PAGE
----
Reasons identified included lockdown and accessibility of flexible learning materials. Advantages included effective time, better effort, saving money, improving technical skills, health security, feasibility, e-learning standardising, dedicated teaching, interdisciplinary collaboration network, creativity, inclusivity and professional development.16 Disadvantages included inadequate tools, poor internet connection, lack of technical skills, practical in classes, unclear policies, examinations, distribution of grades and limited online exam time. Finally, obstacles included virtual class etiquette disobedience, inadequate interactions, time limitations, infrastructure, distractions, lack of engagement, stress, technical and limited data plans (Table 2).16
Digital applications used in the learning process generally had three main reasons; obligation to follow government decision, flexibility offered by digital technology, and protection against COVID-19. This reflected in the studies analysed.8,9
The current review identified 5 major advantages of using a digital learning system; flexibility in terms of time and place, effective time utilisation, saving money, decreased risk of accident, and health security.10 A study8 stated that digital learning decreased the risk of accident, because people did not have to travel from home to college to access learning activities.
However, it is not as smooth as one may expect, and while digital learning has flexibility, it also has weaknesses, like lack of participants’ engagement during the learning process and the consequent mental stress.11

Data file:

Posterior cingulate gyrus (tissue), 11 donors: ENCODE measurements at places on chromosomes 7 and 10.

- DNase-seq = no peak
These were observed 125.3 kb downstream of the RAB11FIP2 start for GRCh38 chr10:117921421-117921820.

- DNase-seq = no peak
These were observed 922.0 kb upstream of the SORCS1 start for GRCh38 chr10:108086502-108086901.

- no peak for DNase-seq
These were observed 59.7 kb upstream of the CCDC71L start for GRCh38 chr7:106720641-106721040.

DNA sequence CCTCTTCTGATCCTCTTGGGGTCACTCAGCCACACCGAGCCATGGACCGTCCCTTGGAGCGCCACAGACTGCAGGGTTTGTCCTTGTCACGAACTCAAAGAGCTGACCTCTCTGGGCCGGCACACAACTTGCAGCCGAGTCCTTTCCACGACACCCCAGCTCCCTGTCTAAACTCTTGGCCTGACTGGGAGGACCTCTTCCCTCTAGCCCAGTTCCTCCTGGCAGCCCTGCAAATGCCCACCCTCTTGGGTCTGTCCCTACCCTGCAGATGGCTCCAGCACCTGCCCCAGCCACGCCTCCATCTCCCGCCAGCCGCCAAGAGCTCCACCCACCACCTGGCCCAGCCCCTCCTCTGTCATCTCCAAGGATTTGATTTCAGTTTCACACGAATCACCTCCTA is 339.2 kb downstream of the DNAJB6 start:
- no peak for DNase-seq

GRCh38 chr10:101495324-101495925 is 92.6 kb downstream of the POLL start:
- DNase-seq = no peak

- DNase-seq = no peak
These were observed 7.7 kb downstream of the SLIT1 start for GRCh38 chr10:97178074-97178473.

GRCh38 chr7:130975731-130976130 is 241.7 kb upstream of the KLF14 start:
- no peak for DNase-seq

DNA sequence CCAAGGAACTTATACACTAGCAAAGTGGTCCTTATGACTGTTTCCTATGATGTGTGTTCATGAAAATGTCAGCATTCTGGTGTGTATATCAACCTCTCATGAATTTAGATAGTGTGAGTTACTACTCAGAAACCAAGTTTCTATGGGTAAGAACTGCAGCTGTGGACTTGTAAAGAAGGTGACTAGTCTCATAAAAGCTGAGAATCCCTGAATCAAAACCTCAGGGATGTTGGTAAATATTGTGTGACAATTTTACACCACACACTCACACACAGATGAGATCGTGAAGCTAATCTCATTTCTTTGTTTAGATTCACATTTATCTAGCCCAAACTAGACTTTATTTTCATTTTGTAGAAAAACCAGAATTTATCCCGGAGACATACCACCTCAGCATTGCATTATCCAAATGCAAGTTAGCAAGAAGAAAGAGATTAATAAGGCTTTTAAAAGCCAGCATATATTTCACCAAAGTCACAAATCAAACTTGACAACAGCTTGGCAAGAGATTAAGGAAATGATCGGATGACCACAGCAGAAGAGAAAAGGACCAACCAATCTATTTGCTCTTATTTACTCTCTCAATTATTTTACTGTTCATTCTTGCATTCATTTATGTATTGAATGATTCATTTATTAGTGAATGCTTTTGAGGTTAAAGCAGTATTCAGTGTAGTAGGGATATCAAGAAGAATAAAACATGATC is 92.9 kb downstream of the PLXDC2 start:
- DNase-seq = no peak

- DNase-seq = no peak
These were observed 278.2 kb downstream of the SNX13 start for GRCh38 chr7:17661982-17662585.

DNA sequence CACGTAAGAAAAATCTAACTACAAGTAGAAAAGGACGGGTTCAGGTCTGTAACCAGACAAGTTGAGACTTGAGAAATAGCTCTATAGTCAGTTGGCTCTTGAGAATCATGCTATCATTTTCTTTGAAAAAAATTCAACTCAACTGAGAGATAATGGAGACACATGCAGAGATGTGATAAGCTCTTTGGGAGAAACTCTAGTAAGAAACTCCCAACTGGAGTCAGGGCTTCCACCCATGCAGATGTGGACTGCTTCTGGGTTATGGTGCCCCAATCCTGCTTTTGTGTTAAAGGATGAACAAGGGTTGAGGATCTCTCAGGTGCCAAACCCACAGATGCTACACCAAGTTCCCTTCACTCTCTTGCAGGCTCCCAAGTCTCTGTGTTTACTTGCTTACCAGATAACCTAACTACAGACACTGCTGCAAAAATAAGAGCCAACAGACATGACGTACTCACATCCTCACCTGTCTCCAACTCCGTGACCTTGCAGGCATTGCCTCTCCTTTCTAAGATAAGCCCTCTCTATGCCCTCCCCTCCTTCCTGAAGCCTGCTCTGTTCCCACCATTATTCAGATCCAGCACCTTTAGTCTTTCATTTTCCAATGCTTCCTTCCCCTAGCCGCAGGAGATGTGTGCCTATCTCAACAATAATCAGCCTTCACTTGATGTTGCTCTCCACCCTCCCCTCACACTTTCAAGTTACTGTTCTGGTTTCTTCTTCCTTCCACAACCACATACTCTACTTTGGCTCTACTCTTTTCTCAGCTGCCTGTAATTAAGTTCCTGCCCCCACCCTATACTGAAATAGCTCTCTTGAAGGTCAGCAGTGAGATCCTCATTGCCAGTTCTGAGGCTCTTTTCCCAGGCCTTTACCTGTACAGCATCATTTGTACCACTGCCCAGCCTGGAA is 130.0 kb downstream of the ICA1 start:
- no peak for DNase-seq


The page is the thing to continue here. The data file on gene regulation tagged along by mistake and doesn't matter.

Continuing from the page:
The current review identified 10 distractions in the use of digital technology for distance learning.8,12
Many universities used digital technology in health learning during the pandemic-led lockdowns as it provided greater advantages. However, there were disadvantages and obstacle as well that need to be addressed for optimising the experience.
Limitation: The current literature review was not registered with the Prospective Register of Systematic Reviews (PROSPERO), which is a limitation.
Acknowledgment: We are grateful to the online database providers, the committee of the International Nursing Conference of Universitas Airlangga (UNAIR), Marni, of Duta Bangsa University, Indonesia, Sebastiao Pereira and Agostinho dos S. Goncalves, of Instituto Superior Cristal, and Nelson Martins, of Dalso Research and Development, Timor-Leste, for their support.
Disclaimer: The study was presented at the 13th International Nursing Conference, 2022, at Universitas Airlangga, Indonesia.
Conflict of Interest: None.
Source of Funding: None.